Hey, the Washington Nationals won their season opener yesterday with 3-2 victory with an extra-inning over the Cincinnati Reds. That’s got to be a good omen even if DC’s traffic is an everlasting nightmare. Nearby the Nat’s mascot waves the club’s flag as happy fans exited the stadium – this mascot doesn’t get the opportunity to do that often!
Returning from the game, the first season opener I’ve ever attended, I sat down to write this week’s smart things:
1. A secret to building a blog. Comments – as bloggers, we love them on our own posts, so it seems logical to build a blog, it’s important to comment on other blogs. Ken Mueller wrote a fantastic post last week titled 6 Reasons You Should Comment on Other Blogs that explains why. For example, his first reason is “you get to know other people” and that’s very true. There is a sense of a sub-community among people that comment regularly. Ken’s enthusiasm also comes with guidelines such as, “don’t comment just to comment,” which is sage advice; save your comments for when you really have something to offer. In the spirit of his post, there’s a lively discussion with great points in the comments on that post. Smart thing:
But there’s one area of blogging and marketing that we tend to ignore: commenting. And I don’t necessarily mean the comments on our own blogs, thought that’s important. I’m talking about the importance of commenting on the blogs of others.
2. Considering the source. South Carolina Governor Nikki Haley was subject of a crisis recently; but the crisis was based on false information. Unfortunately, several mainstream publications ran with the story without checking the veracity. There are several worthwhile posts on the topic including Jeff Domansky’s summary and crisis analysis. Toddi Gunter focused on the problem in a BlissPR post called, Consider the Source. The title is the point, but it applies to more than just reporters – in a world where infographics are created and shared without much scrutiny, I think Toddi’s words are guidelines for everyone. Smart thing:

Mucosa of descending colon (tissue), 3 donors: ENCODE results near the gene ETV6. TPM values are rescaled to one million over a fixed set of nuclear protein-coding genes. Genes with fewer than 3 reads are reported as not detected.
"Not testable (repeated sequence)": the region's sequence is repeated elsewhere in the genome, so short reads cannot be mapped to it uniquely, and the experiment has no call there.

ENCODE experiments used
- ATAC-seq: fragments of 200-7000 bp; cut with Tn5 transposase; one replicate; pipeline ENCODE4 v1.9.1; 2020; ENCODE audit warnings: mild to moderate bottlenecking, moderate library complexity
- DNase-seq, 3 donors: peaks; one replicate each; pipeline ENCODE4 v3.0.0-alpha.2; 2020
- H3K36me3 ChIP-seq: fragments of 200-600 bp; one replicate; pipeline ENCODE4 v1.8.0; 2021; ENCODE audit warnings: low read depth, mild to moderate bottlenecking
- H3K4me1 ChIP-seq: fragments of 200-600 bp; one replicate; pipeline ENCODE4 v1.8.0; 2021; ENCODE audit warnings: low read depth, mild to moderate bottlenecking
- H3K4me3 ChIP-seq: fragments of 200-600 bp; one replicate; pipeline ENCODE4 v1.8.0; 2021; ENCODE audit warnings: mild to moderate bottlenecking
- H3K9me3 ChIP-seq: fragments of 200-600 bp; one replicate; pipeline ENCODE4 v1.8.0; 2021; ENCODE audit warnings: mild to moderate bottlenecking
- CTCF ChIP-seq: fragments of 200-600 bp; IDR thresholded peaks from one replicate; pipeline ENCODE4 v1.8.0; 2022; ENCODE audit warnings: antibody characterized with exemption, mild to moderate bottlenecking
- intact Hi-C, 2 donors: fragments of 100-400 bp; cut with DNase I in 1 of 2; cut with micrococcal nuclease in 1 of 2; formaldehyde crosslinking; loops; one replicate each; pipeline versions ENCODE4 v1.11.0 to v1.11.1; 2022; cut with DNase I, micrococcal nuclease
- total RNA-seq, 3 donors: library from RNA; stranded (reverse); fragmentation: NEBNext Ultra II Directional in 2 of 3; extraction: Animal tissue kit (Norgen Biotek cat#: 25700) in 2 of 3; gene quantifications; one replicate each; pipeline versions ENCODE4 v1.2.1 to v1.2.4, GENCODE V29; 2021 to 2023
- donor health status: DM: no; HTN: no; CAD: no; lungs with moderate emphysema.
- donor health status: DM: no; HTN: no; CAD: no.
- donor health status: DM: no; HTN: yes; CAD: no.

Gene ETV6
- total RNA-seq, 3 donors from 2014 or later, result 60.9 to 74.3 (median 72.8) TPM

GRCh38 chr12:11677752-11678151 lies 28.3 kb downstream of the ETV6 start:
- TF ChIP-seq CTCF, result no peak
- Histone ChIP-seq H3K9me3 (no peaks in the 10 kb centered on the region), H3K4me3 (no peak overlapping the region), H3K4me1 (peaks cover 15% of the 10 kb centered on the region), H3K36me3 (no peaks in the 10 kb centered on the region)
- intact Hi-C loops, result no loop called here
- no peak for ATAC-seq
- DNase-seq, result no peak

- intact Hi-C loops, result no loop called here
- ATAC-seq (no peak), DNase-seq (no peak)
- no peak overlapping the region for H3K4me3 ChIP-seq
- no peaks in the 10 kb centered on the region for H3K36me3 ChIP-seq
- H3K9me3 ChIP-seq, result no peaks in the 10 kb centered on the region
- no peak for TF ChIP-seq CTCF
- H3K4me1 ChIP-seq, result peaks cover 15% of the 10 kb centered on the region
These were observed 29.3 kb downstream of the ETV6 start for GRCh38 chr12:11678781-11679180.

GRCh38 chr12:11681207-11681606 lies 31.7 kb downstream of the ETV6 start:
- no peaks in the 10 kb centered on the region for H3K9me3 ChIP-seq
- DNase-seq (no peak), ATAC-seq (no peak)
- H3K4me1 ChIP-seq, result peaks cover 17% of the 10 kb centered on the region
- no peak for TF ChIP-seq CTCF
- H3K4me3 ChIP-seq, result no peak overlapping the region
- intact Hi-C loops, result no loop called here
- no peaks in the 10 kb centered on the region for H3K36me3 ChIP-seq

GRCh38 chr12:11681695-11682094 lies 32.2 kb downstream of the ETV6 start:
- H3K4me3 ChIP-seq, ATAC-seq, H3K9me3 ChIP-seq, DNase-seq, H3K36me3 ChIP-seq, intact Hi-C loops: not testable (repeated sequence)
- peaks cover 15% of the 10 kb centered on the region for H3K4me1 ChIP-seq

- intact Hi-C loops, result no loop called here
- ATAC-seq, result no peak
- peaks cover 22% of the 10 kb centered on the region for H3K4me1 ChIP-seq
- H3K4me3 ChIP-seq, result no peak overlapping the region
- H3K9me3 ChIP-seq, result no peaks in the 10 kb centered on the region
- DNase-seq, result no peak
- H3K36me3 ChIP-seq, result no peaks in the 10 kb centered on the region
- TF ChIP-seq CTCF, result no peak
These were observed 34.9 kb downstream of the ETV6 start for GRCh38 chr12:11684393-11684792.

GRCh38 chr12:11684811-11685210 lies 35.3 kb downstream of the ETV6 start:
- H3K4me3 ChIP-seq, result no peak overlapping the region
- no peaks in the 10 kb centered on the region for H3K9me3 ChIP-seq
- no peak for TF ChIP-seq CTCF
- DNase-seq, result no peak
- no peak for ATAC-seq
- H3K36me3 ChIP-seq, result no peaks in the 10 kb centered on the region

I believe it is more important than ever that the reader, whether it is a citizen journalist, professional journalist or the man on the street, think critically about the source of the information.
3. PR has a negative vibe? EverythingPR’s Shanna Mallon posted a story this week on the industry that I thought was especially well researched called, Why Does the Word “PR” Put Out Such a Negative Vibe? She lays out the foundation with references from Bernays to MJ Siegler and then asks, if PR has such a bad vibe, why does it work and why do people still use it. Her entire post is worth a read, but I believe it boils down to something close to this smart thing:
“PR–finding people who genuinely like a product or service and getting them to talk about it. This type of publicity doesn’t come across as contrived; rather, people tend to trust it.
What smart things have you heard this week?
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